N.Y. lawmakers delay vote on tax incentives

Move was expected Thursday, but state Senate adjourns

NEW YORK -- The New York entertainment industry will have to sit tight until after the holiday weekend for a long-awaited five-year production tax credit program worth $420 million a year.

New York state lawmakers are expected to vote next week on revised budget provisions that include the incentives.

The state Assembly and Senate were supposed to adopt a final budget bill based on the governor's proposal by April 1, but political conflict and chaos has dragged out the budget process for three months.

Midweek, it looked as if a final vote on revenue-generating portions of the budget, which include the film and TV incentives, would come Thursday. But the state Senate adjourned before a vote.

Lawmakers in the state Assembly and Senate have passed parts of the budget in piecemeal fashion in recent days.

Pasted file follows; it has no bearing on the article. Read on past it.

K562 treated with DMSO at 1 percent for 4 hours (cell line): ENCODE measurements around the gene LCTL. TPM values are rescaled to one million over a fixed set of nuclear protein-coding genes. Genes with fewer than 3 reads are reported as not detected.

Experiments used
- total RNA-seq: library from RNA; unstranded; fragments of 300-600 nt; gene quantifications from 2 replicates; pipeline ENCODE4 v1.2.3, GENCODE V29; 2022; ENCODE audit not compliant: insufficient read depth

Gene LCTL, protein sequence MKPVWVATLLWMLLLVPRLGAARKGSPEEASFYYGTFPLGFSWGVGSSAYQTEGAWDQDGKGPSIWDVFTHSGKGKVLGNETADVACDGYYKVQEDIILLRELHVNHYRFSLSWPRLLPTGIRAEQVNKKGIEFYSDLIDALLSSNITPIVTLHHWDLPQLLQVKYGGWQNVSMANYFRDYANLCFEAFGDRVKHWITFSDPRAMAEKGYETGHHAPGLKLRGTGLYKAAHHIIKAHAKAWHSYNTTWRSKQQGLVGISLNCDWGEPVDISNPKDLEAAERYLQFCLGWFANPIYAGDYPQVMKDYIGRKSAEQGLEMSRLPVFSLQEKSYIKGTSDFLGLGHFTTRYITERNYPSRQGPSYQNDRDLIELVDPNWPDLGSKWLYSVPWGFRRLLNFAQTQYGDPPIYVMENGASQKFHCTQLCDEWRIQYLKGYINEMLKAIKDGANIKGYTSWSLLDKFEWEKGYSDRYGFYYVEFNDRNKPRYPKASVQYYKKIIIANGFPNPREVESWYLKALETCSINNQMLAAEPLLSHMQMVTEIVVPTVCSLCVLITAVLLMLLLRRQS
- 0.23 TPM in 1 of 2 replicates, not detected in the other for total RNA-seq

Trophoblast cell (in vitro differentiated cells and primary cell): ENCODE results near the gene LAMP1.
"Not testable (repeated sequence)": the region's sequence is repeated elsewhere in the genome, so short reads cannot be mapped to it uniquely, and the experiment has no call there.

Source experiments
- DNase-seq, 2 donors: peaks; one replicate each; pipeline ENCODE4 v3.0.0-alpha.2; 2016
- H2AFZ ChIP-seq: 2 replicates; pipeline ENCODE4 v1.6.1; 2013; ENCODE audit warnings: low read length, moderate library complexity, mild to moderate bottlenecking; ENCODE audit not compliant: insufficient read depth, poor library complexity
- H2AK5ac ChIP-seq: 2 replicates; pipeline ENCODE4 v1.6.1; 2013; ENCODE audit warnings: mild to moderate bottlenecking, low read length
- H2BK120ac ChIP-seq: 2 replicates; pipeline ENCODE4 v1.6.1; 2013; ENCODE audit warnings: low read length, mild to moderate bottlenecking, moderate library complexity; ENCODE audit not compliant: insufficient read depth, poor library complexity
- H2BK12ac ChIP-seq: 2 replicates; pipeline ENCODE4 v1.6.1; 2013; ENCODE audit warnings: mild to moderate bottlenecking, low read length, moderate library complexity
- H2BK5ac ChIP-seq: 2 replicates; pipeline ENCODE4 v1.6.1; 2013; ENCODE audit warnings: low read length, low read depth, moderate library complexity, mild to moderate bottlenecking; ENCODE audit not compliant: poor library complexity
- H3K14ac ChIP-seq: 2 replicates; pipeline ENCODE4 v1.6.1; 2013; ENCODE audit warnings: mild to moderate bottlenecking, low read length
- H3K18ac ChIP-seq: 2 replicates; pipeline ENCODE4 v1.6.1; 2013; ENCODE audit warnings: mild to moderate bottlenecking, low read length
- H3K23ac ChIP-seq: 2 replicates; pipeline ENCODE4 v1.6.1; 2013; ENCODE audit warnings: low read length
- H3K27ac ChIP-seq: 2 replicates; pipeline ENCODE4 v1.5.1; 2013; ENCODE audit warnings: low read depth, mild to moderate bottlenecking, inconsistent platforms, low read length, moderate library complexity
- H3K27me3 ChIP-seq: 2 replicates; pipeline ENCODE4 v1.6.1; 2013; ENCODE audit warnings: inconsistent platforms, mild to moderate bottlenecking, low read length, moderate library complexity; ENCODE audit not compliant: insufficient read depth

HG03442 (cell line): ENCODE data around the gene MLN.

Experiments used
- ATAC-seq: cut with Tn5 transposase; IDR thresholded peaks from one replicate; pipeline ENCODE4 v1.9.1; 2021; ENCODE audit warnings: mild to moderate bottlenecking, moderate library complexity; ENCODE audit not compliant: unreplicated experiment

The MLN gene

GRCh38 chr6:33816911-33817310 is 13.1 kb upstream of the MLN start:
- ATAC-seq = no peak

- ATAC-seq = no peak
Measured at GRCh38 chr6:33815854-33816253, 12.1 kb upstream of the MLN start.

The governor's original proposal for the revenue generation portion of the budget bill included a continuation of a 30% tax credit for film and TV productions through 2014 with some fine-tuning of eligibility criteria designed to focus the benefits on state businesses.

These details are believed to be intact in the current version of the Senate bill.

The incentives, worth $420 million a year or $2.1 billion over five years, would be larger than the one-time $350 million production incentives allocation made last year that ended up being exhausted early this year.

The budget provisions also meet the industry's demands for a longer-term commitment that many say is key to attracting TV shows.

While some states are facing mounting criticism of production tax credits, the entertainment industry in the Empire State has touted an Ernst & Young study that has shows that past incentives have boosted New York's tax revenue and led to job creation.

According to industry research, the state not only creates jobs but also gets $1.90 in tax revenue for every dollar of tax credits, which generally get redeemed only one or two years after film or TV money flows into state coffers.
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